The Bacolod City Emergency Operations Center (EOC) is reiterating to the public, who are placed under contact tracing, to disclose all necessary information to the City’s Contact Tracing Team.
The EOC has again made this call after it found out that some individuals who had been on contact tracing withheld relevant information from the Contact Tracing Team.
“Early detection, identification, isolation and containment of the virus prevent dreaded effects which may lead to death,” said contact tracing cluster head Dr. Rosalie Deocampo.
The information to be provided during contact tracing must be “truthful and accurate” to effectively curb the spread of the viral disease, according to EOC medical deputy for data analysis and assessment Dr. Chris Sorongon.
The EOC also warned of charges against individuals who do not provide the needed information during contact tracing. Under Section 9 of Republic Act 11332, “tampering of records or intentionally providing misinformation” and “non-cooperation of the person or entities identified as having the notifiable disease, or affected by the health event of public concern” are prohibited acts.
“Late detection of symptomatic individuals (not disclosed upon contact tracing) may lead to Severe Acute Respiratory Infection (SARI), instead of Influenza-Like Infection (ILI) if detected early.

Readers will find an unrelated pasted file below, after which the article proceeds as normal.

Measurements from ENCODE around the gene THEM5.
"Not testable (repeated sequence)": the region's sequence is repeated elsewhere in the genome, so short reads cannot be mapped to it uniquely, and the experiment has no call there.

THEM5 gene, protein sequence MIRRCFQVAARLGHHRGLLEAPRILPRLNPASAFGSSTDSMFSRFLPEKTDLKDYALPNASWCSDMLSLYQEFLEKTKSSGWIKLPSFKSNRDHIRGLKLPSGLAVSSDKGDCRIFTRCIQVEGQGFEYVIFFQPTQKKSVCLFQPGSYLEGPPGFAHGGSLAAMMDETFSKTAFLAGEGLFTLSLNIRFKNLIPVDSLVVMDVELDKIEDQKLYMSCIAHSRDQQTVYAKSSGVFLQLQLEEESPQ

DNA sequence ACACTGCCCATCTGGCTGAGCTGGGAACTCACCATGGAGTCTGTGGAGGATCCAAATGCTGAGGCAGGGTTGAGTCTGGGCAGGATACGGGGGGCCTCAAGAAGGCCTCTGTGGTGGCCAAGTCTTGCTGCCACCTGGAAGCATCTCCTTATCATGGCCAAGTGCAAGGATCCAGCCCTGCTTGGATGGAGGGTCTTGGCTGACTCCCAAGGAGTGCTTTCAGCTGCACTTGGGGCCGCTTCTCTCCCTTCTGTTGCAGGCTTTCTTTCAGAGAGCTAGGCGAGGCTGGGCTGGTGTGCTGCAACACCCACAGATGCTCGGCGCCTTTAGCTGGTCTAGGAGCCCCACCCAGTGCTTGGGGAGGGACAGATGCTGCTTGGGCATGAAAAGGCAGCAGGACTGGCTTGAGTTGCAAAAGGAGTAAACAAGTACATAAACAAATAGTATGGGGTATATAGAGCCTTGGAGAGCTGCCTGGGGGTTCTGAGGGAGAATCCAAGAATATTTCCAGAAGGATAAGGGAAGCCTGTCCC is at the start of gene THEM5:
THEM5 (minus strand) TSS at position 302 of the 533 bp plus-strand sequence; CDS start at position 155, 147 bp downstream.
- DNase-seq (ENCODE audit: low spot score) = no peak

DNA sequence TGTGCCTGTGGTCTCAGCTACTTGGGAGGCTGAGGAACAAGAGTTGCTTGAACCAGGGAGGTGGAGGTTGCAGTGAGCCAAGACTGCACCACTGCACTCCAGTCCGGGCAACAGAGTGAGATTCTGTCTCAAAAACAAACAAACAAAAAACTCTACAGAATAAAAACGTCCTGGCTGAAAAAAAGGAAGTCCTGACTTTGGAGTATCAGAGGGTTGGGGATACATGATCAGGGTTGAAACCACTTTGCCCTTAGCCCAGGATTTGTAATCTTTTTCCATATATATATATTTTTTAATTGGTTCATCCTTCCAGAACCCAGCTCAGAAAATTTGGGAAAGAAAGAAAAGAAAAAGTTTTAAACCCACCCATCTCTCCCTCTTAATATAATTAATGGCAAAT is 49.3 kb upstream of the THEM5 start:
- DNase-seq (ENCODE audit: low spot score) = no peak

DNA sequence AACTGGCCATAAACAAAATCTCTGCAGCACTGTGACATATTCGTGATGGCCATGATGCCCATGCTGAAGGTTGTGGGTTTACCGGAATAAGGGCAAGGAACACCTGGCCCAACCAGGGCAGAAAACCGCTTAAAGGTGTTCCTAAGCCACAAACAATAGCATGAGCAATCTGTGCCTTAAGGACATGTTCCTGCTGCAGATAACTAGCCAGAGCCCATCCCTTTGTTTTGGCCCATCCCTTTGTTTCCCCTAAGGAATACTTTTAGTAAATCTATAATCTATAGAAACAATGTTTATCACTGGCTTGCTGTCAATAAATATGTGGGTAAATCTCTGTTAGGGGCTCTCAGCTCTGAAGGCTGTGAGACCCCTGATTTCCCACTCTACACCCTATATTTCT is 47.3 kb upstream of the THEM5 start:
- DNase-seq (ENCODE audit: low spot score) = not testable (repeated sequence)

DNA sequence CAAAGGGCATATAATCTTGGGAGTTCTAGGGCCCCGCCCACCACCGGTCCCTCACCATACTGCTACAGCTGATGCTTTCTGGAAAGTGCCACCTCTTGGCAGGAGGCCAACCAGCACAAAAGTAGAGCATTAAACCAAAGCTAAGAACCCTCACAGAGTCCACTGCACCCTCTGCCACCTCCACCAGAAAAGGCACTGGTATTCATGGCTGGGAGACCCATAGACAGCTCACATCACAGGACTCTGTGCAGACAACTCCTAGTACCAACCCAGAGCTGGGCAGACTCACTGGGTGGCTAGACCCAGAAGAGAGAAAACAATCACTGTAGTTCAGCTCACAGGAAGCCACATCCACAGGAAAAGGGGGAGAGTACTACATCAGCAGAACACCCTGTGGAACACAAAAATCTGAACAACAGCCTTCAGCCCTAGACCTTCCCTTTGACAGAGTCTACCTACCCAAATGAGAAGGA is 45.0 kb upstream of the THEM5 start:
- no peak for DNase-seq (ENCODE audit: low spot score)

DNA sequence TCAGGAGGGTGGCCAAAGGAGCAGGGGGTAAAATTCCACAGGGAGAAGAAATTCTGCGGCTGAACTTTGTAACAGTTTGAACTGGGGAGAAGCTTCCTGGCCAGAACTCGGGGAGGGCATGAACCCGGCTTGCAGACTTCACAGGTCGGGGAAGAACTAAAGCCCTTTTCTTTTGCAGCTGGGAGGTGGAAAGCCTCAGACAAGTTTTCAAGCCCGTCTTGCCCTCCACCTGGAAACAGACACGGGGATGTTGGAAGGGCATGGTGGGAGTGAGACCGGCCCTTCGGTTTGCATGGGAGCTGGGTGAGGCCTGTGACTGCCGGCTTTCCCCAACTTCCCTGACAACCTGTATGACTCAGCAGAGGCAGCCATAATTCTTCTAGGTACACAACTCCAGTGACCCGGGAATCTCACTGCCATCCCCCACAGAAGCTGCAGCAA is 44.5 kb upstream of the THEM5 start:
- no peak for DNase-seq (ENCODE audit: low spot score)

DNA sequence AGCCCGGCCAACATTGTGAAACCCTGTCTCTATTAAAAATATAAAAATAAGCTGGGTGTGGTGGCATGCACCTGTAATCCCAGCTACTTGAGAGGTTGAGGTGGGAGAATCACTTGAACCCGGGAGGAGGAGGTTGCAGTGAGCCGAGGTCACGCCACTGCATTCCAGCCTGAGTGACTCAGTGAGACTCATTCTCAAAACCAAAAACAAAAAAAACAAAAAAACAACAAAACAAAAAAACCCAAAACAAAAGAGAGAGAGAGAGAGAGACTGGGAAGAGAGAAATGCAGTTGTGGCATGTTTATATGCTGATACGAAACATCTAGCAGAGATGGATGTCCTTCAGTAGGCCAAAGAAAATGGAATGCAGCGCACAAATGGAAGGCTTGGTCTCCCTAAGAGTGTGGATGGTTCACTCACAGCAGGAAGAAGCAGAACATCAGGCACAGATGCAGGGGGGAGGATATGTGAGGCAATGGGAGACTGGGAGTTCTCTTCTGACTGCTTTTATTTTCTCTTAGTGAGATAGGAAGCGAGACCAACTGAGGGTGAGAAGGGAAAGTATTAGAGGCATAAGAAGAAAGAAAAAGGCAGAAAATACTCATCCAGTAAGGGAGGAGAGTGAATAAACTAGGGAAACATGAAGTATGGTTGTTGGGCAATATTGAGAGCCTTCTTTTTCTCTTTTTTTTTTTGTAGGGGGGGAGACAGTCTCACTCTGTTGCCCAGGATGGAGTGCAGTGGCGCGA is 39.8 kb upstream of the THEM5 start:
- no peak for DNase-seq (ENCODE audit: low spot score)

“SARI may lead to an increase in the city’s hospital admission,” said Deocampo.
Bacolod City has reported 13 new cases as of 19 January 2021, raising the number of active cases to 122, which is still relatively low.
“Having low cases doesn’t mean we can be complacent. We should even be stricter since we are now having low cases,” said Sorongon.
Last January 7, the Department of Health confirmed the detection of a new coronavirus strain (B.1.1.7. SARS-CoV-2) in a Filipino who returned home from the United Arab Emirates.
A travel ban is now in place until 31 January 2020 covering 34 countries to prevent the further spread of the new strain.*/CITY PIO